4. Remember that the gospel is not affected by the actions of fallible men. The decision of an apostate to leave the faith says exactly nothing about who Jesus is or the truth of the Bible. It does say much about the apostate, though. Drawing a window shade does not cause the sun to go away, and the choice of someone to reject the truth does not change the truth. The gospel remains unsullied: repentance and faith in the death and resurrection of Christ will result in the Holy Spirit’s supernatural transformation of a person from a child of the devil into a child of God.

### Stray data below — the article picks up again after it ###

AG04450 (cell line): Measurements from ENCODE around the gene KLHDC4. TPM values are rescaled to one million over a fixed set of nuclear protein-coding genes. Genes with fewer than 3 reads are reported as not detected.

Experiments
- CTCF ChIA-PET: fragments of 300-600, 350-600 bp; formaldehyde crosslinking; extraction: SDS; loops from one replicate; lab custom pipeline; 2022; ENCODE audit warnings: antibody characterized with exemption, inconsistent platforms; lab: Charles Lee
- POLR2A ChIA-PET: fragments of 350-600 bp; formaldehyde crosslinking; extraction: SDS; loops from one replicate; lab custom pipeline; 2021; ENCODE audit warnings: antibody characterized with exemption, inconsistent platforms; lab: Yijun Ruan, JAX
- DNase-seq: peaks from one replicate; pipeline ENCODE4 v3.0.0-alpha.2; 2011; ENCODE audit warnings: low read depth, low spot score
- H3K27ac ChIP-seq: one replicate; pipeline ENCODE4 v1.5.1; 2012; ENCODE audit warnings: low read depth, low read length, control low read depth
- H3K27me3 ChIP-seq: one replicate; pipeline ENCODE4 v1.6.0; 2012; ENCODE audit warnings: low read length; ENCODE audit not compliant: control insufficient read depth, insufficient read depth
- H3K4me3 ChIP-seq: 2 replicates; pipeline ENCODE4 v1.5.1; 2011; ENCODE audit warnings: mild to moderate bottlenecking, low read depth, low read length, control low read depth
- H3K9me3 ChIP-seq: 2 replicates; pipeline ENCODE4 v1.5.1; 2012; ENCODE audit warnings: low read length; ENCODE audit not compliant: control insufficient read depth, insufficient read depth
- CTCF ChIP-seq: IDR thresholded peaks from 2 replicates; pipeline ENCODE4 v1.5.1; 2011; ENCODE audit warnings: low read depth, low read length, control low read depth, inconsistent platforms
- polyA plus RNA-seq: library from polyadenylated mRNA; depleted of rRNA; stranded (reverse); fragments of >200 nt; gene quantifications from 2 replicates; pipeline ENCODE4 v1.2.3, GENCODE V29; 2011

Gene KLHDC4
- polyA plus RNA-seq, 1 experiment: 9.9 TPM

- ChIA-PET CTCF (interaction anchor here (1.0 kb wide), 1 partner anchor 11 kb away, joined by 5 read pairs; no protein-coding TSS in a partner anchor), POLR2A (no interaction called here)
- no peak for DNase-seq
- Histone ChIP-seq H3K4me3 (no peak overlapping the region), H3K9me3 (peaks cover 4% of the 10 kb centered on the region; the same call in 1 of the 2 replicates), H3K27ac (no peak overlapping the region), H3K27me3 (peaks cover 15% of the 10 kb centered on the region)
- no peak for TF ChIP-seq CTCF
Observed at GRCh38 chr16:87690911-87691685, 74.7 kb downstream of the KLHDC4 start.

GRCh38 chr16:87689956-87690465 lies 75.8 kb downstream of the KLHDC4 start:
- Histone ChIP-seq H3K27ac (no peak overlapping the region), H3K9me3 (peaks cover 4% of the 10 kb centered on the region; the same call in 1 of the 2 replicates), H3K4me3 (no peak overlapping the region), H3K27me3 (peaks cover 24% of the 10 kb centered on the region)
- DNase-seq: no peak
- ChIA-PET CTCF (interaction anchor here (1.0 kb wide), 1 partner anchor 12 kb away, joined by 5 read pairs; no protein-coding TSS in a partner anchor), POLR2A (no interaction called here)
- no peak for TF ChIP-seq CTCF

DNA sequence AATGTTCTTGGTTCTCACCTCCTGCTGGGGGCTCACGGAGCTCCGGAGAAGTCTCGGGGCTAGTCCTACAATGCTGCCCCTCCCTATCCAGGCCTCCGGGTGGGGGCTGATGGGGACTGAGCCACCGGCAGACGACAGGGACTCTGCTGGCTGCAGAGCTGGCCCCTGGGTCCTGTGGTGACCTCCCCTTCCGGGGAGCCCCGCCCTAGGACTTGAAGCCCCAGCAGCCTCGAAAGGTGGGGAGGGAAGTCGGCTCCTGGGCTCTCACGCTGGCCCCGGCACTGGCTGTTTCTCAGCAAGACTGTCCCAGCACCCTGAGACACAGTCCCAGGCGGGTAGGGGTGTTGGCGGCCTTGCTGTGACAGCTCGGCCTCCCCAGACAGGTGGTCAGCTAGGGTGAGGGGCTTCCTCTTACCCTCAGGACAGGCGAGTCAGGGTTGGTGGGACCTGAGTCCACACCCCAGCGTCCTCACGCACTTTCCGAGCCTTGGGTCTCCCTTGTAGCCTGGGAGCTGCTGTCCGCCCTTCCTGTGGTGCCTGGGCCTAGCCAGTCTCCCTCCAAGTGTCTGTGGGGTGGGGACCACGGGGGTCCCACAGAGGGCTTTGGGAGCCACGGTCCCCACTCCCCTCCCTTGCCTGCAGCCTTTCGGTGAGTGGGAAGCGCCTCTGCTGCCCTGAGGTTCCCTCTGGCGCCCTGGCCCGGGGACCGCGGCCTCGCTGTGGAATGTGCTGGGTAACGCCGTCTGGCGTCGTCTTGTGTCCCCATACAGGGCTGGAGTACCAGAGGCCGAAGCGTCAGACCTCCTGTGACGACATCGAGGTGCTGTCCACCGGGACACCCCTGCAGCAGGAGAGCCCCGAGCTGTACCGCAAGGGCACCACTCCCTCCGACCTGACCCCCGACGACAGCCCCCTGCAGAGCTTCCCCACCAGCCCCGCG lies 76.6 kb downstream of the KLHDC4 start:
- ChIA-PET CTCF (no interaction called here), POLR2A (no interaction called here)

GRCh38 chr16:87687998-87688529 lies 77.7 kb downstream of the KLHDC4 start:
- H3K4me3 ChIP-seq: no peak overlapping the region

5. Look for the good that true followers of Christ are doing every day. It’s easy to dwell on negative stories about Christian leaders in the news. But the church is doing wonderful things every single day around the world. To quote GARBC national representative Mike Hess, “Consider how God has used His church over the past week. All around the world faithful pastors have stood and unashamedly proclaimed the good news of the gospel of Jesus Christ. Faithful servants have sacrificially served children in churches during Vacation Bible School. Others have patiently listened and prayed with those going through unspeakable suffering and pain. Neighbors have been invited into homes where the love of Christ has been exemplified by Christians demonstrating generous hospitality. Orphans have been adopted. Loving and restorative church discipline has resulted in sweet repentance and reconciliation. Local churches have sent out teams on short-term missions trips around the world. New hope has been injected into struggling marriages through compassionate Biblical counseling that seeks to help instead of harshly condemn. Prodigals have come home. New believers have made their faith public and identified with the gospel in believer’s baptism. And perhaps most importantly, many have come to saving faith in Christ” (from a GARBC website commentary, accessed 8/1/2019). None of these things grab the national attention. Maybe they should.